Tesla Motors and the Model S are obvious leaders in the electric car segment now, even taking a bite out of Lexus sales with the fast-selling electric sedan proving popular despite reliability woes. Other automakers, including Audi, are now playing catch up with Tesla, though not all of them are going the pure-electric route. The Audi A3 e-tron is the vanguard of the German brand’s ambitions to add plug-in hybrid and electric versions of every model in its lineup, with a stretched Audi A6 e-tron following up in China. A pure electric Audi Q8 e-tron is said to take aim at the upcoming Tesla Model X as well.
Meanwhile the Mercedes S 500 Hybrid has launched with an exorbitant price tag, but performance nearly as impressive as its fuel economy. The Porsche Panamera E-Hybrid is equally impressive and even more expensive if you can believe it, and some of the most expensive cars in the world (LaFerrari, lookin’ at you) are hybrid vehicles.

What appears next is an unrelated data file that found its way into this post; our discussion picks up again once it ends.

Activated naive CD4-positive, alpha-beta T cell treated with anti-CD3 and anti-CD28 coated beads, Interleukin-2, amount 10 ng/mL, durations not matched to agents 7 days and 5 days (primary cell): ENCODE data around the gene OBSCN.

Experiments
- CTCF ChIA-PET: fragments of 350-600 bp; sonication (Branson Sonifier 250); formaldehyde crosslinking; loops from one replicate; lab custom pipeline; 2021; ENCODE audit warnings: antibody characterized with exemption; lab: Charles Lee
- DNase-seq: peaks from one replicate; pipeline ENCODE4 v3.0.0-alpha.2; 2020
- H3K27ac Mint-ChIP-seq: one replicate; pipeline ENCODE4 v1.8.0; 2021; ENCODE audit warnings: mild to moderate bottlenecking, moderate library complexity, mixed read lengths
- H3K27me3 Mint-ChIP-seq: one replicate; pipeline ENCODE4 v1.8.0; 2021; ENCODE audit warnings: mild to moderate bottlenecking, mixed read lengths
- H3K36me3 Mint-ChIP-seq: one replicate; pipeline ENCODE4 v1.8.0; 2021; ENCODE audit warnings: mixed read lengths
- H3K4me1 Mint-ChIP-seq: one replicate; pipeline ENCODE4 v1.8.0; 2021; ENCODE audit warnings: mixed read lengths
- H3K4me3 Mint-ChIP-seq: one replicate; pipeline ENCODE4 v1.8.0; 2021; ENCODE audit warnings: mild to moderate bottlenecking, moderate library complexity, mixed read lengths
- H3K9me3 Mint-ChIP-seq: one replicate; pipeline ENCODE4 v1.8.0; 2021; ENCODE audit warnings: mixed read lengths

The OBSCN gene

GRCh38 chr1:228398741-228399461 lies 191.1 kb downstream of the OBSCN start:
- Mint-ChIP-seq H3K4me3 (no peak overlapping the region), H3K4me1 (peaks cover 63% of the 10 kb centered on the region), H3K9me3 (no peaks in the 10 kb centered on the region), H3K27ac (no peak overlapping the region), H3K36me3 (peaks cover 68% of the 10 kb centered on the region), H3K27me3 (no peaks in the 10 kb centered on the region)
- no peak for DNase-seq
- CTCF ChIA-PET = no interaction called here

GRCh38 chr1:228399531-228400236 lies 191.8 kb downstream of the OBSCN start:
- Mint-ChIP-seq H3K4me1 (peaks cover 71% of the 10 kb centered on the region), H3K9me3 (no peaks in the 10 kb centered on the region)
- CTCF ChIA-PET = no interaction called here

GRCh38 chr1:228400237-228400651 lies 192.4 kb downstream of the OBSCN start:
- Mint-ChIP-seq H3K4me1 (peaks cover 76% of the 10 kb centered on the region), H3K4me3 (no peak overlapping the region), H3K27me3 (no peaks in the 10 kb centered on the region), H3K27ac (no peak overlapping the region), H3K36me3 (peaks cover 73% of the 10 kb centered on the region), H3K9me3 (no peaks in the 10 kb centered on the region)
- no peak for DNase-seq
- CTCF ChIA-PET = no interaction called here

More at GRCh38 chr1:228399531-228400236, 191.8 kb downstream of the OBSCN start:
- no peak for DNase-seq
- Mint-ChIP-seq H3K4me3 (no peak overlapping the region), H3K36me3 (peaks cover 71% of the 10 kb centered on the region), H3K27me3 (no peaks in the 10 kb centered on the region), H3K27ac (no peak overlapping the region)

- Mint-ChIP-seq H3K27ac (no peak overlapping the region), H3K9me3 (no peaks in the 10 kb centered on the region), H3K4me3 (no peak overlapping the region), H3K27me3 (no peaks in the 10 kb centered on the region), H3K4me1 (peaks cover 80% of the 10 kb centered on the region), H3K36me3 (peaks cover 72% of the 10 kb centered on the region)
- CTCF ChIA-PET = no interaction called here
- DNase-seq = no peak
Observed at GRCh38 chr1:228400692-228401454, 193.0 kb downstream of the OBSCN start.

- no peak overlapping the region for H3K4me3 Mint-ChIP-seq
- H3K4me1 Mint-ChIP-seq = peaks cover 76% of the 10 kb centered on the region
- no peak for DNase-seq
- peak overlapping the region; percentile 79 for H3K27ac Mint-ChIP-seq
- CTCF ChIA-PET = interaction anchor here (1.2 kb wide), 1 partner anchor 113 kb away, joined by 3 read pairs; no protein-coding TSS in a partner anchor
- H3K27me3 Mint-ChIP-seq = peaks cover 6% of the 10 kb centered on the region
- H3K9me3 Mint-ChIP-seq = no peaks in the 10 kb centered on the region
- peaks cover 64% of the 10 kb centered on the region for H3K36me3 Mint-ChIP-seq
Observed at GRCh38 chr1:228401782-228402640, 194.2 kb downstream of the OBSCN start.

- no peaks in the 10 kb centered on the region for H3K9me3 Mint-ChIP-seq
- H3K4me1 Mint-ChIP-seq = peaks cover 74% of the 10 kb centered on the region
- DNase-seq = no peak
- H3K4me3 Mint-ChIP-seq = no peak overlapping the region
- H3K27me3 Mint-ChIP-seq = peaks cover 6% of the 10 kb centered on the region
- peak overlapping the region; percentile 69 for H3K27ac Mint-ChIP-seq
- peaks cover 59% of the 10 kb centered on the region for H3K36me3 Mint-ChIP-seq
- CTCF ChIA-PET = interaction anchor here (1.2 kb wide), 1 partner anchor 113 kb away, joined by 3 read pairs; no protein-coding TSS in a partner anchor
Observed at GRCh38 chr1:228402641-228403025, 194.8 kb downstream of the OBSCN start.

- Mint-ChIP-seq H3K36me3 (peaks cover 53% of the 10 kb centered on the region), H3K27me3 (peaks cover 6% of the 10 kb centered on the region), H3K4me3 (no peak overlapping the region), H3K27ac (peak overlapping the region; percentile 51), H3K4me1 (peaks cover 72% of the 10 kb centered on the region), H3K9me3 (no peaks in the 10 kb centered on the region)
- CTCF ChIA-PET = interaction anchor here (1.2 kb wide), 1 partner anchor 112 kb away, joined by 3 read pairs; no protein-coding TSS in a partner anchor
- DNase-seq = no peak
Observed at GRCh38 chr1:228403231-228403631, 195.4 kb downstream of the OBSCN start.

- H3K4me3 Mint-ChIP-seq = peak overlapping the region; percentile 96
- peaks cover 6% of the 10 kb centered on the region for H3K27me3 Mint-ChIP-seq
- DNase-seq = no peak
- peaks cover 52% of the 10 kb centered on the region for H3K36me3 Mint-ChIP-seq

In other words, automakers have woken up to the fact that buyers will pay a premium for a well-built electric or hybrid car, and the next 15 or so years should see the market flooded by them. Audi’s prediction of 40% of luxury cars being somewhat electrified may seem optimistic, but if anything it sounds conservative to me. Europe, the U.S., and China are all imposing stricter emissions standards, and most automakers seem to think combustion engine efficiency isn’t worth the diminishing gains. Then again, there will always be those buyers willing to pay a hefty premium to have their V8-powered muscle cars and opulent SUVs, so the market for combustion engines isn’t going to just disappear.